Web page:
Steps to setup HTPC

Choose an operating system and PVR software: Windows 7 with Windows Media Center (WMC) OR Linux with MythTV.

My husband and I are more comfortable with Windows, so we went with the first option. WMC has a beautiful interface as well, and comes free with Windows 7. If you buy a different version of Windows, you have to pay extra for WMC. There are a couple quirks with WMC, but they are minor:

i) Channels that don’t meet standards compliance won’t tune in.

ii) Guide requires manual setup (I had to point my digital channels to the analog guide, but it works fine now).

Hook your PC video card HDMI out to your TV HDMI in

Hopefully your PC video card supports HDMI. Most do these days. I had to fiddle with the display resolution to get things visible on the TV.

Hook your PC audio out to your TV or audio receiver

I used SPDIF out.

Use a wireless keyboard and mouse

So you can control things from your couch!

Buy/install a TV Tuner card

I went with two WinTV-HVR-2250 cards from Hauppauge, one for each antenna feed. I got the package that comes with a remote as well, so I can control WMC with it instead of the mouse.

Scan for channels in WMC and add extra channels as necessary

Anything not found in the scan, but looks to be on your TVFool report, try adding manually.

Here is the list of channels we get without issues:

* CBC (English and French), Global, CTV, CHCH, TVO, CTV2, CityTV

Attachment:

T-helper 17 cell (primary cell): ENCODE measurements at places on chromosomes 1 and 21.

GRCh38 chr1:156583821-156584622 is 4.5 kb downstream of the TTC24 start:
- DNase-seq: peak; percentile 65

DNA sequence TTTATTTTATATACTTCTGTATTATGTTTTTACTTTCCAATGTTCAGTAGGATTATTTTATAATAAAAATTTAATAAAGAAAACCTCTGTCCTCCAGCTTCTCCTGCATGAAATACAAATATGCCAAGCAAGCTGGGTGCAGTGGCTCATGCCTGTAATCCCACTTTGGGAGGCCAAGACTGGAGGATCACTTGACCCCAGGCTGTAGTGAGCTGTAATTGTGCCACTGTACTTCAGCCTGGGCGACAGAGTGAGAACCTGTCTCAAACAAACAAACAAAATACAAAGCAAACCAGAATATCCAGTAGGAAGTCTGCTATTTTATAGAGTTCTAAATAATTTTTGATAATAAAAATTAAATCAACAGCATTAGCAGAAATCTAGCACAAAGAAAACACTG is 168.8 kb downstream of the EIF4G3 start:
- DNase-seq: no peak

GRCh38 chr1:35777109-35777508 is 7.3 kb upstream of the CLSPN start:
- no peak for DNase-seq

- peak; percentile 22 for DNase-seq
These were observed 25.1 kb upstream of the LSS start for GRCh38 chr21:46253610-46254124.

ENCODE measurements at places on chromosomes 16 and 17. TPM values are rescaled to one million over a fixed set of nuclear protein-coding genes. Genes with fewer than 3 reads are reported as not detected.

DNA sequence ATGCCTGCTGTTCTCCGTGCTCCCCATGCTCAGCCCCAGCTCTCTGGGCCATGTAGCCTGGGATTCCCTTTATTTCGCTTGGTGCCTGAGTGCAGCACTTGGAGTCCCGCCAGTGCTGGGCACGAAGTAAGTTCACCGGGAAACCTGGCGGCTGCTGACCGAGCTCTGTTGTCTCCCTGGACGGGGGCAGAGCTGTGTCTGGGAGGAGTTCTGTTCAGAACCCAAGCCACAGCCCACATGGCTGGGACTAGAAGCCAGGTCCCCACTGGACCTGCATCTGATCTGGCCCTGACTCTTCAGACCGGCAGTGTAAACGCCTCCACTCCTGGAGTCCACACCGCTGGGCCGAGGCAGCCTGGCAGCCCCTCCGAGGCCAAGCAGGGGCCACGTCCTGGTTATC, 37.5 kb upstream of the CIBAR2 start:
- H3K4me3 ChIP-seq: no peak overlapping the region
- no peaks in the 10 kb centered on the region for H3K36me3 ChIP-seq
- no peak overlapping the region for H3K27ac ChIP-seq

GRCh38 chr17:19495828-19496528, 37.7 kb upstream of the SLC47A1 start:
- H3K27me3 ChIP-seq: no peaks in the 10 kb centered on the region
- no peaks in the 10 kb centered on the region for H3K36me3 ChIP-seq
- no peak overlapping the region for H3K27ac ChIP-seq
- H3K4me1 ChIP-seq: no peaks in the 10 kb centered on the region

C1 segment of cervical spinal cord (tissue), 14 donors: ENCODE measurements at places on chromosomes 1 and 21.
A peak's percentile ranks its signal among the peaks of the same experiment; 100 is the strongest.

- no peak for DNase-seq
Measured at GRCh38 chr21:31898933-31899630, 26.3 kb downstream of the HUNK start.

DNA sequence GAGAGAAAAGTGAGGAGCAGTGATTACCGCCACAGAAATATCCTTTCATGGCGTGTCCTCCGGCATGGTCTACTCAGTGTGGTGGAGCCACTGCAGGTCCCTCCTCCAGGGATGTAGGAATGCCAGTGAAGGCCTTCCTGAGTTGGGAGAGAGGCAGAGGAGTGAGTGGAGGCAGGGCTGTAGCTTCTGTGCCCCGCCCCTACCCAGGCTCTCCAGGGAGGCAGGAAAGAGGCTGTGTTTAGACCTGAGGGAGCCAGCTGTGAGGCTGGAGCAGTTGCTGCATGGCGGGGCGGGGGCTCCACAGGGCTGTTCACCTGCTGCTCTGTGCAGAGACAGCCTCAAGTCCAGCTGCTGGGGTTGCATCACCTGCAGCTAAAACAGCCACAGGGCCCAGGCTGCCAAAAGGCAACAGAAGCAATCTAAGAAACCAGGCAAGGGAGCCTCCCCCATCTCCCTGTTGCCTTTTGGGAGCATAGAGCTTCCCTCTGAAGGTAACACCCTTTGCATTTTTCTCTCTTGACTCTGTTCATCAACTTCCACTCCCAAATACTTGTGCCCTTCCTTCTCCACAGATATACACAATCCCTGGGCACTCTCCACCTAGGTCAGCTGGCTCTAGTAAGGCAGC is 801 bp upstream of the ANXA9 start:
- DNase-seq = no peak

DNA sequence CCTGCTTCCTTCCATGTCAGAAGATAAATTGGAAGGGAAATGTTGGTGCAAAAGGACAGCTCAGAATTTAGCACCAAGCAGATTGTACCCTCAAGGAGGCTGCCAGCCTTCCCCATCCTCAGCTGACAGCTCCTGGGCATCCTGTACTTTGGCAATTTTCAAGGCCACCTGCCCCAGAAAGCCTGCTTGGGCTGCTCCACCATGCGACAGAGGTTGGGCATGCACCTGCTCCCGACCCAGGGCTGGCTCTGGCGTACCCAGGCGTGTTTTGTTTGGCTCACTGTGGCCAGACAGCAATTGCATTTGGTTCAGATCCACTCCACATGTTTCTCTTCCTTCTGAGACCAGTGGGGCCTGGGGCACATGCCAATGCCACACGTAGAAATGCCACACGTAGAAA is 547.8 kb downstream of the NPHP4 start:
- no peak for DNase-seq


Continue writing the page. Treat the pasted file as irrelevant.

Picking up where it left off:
If you only have one TV in your house, you can stop here. We have a second one in front of our exercise equipment and we wanted to be able to watch recorded shows from there too, so we needed a few more steps.

Share your WMC libraries

Now that you have WMC and a PC setup, you can share these files to other TVs in your house. Those other TVs need to have a way of reading files on the network. Some TVs these days have that built in. I had a networked Blu-ray player that we are currently using to play shows in our basement. Make sure to enable WMC file sharing. Then convert the windows media player videos to a format your other devices will understand. In our case, we used MCEBuddy to convert.

Use your HTPC for more than just TV

Your HTPC can do more than TV related things now! I’m sharing all our music from our office PC to our HTPC, so we can play music from the TV setup through WMC. We can also view slide shows, since all our photos are also shared from our office PC. And we can view shows seamlessly online on our TV now (without commercials, if you use Firefox with AdBlock plus).

Smart TV’s

The functionality of smart TV’s has come a long way recently, and sticker prices seem to be lower every time I walk through the electronics department. In some cases, smart TV’s are even cheaper than buying a desktop computer. However, they are not going to give you all the functionality described in this post. Perhaps that will change soon, but for now, in order to be able to watch free HDTV over the air, record shows to watch them later on multiple TV’s, and watch shows online from any web site, a desktop PC hooked up to a traditional (non-smart) TV is the way to go.

Have you cut the cord in your home? How do you watch your favourite shows?



July 18, 2014

2 responses on "Cutting the cord (but still watching TV)"

  1. I just cut our services too. And also saved me a lot of money.
    Paola Fuentes recently posted..Como Obtener La Visa a Estados Unidos FácilmenteMy Profile

  2. This is a great trick to follow.